Stocks finished higher Tuesday after the Federal Reserve left interest rates unchanged, and warned that it sees some risk of economic weakness. Tech stocks were boosted on hopes for a strong earnings report from Cisco Systems' (CSCO) after the market close.
The Dow Jones industrial average rose 56.7 points, or 0.66%, to 8,588.36. The broader Standard & Poor's 500-stock index was up 7.84 points, or 0.85%, to 934.39. Meanwhile, the tech-laden Nasdaq composite index gained 19.67 points, or 1.31%, to 1,523.71.
With no major economic reports released Tuesday, market players focused on the Fed meeting. The Federal Open Market Committee unanimously decided to keep its target for the federal funds rate unchanged at 1.25%. Most economists expected no change in interest rates. In its closely-watched post-meeting statement, the Fed said it believes "an accommodative stance of monetary policy and ongoing growth in productivity, should foster an improving economic climate over time." Citing the risk of deflation, though, the FOMC said: "the balance of risks to achieving its goals is weighted toward weakness over the foreseeable future."
The Fed's warning about economic weakness initially caused a brief selloff in the major indexes. Then they clawed higher and settled back down as market players poured over the Fed's assessment of the economy. "The biggest takeaway is the Fed did exactly what we expected," says Art Hogan, chief market strategist at Jefferies & Co.
While the Fed suggested the economy is not so bad -- given the fall in oil prices, improvement in consumer confidence, and stronger equity and debt markets -- it also "opened the door for a rate cut in June," Hogan says. The Fed's statement also indicates that it's concerned the economy could fall into a "double-dip" recession, he says. The Fed's mention about deflation -- characterized by the Fed as "an unwelcome substantial fall in inflation" -- is another way of saying it worries that there is not enough demand chasing goods and services, leaving companies with no pricing power.
The markets also rallied Tuesday on hopes that Cisco Systems' (CSCO) would report positive fiscal third-quarter results. After the market close, the networking gear maker said it earned 15 cents per share (pro forma), vs. 11 cents a year ago and a penny higher than analysts' estimate. Sales were $4.6 billion, down 4.2% from $4.8 billion in the year ago quarter.
Hogan says tech stocks have become "priced to perfection" on hopes that Cisco's report would beat expectations and that its CEO John Chambers would have a positive outlook.
The next tech report to watch is from Electronic Data Systems (EDS) on Wednesday.
Elsewhere in tech on Tuesday, McData (MCDTA) was higher after the data storage provider raised its first-quarter outlook.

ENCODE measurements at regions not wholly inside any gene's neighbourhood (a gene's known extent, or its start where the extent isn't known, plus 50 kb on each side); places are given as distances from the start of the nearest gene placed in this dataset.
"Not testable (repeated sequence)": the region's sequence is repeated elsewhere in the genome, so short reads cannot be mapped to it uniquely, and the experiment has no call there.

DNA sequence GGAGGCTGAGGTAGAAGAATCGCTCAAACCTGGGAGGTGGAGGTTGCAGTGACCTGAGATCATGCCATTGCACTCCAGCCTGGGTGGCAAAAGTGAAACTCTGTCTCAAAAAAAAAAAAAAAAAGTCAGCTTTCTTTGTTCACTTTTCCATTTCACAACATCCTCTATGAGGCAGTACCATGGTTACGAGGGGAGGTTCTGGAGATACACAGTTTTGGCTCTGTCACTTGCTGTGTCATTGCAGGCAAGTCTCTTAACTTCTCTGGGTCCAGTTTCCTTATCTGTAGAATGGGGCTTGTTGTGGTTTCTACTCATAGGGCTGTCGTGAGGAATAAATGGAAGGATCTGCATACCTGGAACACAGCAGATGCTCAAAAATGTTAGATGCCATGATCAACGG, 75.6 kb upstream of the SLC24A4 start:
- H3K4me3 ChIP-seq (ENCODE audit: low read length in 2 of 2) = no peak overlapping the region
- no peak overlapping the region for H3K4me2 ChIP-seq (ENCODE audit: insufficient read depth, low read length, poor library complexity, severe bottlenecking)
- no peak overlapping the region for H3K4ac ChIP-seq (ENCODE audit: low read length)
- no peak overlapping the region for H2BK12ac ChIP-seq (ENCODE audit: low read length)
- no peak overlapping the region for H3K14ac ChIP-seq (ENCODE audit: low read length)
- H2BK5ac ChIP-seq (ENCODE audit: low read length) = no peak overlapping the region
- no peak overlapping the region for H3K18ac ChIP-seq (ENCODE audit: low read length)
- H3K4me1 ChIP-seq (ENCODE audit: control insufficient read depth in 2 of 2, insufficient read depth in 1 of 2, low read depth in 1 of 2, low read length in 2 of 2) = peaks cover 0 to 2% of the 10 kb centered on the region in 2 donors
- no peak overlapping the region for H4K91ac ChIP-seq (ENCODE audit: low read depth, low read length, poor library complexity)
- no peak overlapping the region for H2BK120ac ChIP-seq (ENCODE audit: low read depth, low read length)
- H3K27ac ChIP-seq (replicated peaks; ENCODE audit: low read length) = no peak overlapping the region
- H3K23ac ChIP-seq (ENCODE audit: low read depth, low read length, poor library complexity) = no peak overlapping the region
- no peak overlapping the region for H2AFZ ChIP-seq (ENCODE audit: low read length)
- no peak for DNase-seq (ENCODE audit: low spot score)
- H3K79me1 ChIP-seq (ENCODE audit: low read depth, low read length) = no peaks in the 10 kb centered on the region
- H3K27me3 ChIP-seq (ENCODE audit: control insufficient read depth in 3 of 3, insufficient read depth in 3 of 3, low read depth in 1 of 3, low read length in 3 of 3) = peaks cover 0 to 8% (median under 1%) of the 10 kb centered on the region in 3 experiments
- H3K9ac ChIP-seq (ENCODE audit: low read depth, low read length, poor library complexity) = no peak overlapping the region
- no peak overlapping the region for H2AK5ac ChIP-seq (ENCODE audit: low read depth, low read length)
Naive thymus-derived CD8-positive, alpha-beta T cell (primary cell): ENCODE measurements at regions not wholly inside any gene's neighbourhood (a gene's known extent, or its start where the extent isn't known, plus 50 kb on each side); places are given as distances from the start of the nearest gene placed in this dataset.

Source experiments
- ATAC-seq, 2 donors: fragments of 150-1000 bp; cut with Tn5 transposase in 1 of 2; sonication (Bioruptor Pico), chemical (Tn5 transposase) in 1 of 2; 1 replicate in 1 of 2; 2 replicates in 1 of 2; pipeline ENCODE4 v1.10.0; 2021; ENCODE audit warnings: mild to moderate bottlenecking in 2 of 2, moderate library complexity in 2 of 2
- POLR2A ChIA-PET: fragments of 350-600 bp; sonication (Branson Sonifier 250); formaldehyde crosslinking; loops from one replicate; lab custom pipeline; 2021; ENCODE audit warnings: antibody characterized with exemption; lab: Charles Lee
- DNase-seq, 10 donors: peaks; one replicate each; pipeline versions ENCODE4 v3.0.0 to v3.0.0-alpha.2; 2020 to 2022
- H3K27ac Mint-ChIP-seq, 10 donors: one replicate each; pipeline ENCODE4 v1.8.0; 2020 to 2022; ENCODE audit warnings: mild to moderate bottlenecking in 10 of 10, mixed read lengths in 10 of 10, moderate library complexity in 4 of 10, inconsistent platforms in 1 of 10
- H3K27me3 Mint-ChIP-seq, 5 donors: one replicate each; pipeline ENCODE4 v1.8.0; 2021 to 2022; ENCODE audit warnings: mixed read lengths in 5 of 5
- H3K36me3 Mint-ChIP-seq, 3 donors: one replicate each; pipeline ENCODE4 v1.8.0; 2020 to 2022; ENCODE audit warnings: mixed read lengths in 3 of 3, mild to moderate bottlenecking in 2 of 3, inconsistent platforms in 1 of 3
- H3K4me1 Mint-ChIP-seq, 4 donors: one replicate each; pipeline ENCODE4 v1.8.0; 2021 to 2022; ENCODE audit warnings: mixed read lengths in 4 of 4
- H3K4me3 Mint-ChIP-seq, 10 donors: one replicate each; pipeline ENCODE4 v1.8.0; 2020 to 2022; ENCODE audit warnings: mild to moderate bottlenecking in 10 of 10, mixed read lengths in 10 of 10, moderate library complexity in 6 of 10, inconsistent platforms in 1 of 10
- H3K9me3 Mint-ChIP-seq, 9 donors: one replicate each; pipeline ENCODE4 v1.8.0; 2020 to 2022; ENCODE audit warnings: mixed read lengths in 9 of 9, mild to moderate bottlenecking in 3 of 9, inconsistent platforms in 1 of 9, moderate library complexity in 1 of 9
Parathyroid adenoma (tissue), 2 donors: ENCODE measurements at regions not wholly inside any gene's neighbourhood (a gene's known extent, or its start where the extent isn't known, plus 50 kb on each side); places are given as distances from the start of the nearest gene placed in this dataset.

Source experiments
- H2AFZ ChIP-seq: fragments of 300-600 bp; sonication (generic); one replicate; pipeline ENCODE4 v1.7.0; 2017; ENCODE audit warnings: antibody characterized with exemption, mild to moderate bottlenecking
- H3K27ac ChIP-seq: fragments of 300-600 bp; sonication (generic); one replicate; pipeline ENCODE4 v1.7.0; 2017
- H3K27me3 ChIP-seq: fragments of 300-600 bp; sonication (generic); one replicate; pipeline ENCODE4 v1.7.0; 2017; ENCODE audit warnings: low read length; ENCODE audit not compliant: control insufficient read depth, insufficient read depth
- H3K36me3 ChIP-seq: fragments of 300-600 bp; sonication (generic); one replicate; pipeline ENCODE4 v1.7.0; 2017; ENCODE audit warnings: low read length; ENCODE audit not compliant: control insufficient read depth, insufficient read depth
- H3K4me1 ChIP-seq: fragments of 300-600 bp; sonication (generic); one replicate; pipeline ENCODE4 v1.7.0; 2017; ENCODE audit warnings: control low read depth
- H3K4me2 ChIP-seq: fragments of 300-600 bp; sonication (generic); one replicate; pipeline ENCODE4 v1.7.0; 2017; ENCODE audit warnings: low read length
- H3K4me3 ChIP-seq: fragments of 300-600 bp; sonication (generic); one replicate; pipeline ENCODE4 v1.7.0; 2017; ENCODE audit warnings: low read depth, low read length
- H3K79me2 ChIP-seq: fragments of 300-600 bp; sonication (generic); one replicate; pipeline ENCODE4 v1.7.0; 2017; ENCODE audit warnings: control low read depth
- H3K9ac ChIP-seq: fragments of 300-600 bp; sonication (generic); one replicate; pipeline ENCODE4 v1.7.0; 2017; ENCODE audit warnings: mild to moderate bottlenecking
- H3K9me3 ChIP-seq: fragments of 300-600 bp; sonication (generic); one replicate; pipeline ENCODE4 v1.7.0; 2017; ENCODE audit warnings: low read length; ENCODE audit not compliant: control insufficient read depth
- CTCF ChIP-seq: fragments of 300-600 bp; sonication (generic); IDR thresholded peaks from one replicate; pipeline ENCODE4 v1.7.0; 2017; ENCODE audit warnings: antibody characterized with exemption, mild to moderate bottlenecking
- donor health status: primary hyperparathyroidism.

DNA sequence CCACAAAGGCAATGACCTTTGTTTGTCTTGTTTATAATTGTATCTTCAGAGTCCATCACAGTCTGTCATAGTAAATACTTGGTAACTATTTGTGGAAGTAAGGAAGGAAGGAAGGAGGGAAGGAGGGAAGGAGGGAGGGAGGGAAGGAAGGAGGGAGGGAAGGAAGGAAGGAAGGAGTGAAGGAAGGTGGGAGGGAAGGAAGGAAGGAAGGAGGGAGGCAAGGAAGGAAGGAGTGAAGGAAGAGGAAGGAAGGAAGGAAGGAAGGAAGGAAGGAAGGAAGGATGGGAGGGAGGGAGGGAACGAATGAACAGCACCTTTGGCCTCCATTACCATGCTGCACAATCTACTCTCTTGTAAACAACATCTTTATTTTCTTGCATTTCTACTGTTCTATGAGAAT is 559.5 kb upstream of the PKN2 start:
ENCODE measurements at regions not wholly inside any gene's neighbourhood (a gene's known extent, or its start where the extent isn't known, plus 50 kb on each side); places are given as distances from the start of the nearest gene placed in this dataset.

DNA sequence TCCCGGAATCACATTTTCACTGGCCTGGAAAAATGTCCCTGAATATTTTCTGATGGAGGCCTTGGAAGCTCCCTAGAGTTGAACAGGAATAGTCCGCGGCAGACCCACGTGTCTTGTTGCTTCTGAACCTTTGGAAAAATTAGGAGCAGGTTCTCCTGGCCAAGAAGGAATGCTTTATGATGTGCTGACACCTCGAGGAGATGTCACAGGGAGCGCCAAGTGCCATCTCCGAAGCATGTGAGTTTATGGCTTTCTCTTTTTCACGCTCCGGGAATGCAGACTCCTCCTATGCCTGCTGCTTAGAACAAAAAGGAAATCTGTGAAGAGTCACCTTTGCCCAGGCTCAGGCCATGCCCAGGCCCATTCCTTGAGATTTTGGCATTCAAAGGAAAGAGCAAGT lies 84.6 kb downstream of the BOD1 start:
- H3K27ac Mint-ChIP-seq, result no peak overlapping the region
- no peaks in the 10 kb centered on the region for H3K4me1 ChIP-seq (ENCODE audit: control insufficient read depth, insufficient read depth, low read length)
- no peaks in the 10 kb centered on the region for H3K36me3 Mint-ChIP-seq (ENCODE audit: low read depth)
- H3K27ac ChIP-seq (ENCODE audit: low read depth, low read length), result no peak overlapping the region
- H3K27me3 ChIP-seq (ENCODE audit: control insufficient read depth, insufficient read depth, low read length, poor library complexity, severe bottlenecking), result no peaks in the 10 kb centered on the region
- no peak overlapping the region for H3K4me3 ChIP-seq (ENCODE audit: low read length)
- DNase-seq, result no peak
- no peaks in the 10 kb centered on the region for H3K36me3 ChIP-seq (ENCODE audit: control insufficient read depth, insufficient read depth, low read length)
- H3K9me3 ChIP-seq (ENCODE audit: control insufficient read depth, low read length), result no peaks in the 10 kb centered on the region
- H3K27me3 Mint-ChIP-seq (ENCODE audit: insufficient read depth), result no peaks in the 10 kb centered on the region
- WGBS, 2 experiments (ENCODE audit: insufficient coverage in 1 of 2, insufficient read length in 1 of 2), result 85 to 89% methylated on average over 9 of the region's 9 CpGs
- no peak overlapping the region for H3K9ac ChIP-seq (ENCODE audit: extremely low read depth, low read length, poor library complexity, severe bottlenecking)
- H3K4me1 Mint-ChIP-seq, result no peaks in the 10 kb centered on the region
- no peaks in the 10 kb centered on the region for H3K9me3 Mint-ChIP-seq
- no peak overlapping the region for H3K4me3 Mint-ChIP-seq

Satellite broadcaster EchoStar Communications (DISH) reported strong results, with first-quarter EPS of 12 cents (includes accounting charge), vs. a loss of 20 cents per share a year ago, on a 23% revenue rise.
Gillette (G) shares rallied after the consumer products maker beat first-quarter earnings estimates thanks to strong sales of razors and cost cuts.
In other news, AOL Time Warner (AOL) shares were lower on news that Ted Turner sold 60 million shares of the media giant, reducing his stake by about half. Turner is stepping down as vice chairman at AOL's annual meeting next week.
The Fed's addition of a new twist to its policy statement breathed new life into a lagging Treasury market Tuesday, says MMS International. The FOMC indicated risks were tilted toward weakness, but it was not risks to sustainable growth that the Fed noted. Rather, the Fed said risk of a "substantial fall in inflation" outweighed (albeit minor) the risk of a pick-up in inflation. It didn't really matter to the bond market, however, as traders read headlines of "weakness" and ran with it, MMS says.
Shorter-dated instruments paced the gains on speculation the shift was the precursor to an easing of rates. That reversed earlier losses following a tepid reintroduction of the 3-year note. Fed funds futures gained to reflect nearly 80% chance of a rate cut by the summer, after only about 60% chance earlier.
Traders also kept an eye on the U.S. dollar, which has fallen to 4-year lows against the euro. The weakness in the greenback indicates foreign investor qualms about the anticipated economic recovery and desire to diversify, notes MMS.
European markets were higher Tuesday. London's FTSE 100 index rose 53.8 points, or 1.36%, to 4,006.4. In France, the CAC 40 index gained 61.34 points, or 2%, to 3,057.76.
In Germany, the DAX index was up 34 points, or 1.1%, to 3,047. The market was restrained a bit by a BDA Federation report saying German unemployment rose to the highest level since 1998 in April. Some investors are hopeful that the European Central Bank will ease credit at Thursday's policy meeting.
Asian markets finished mixed. In Japan, the Nikkei index rose 176.37 points, or 2.23%, to 8,083.56. Sentiment was lifted by expectation for new stock supporting measures to be officially announced by the country's ruling parties later on Tuesday. Hong Kong's benchmark Hang Seng index fell 27.27 points, or 0.31%, to 8,889.22.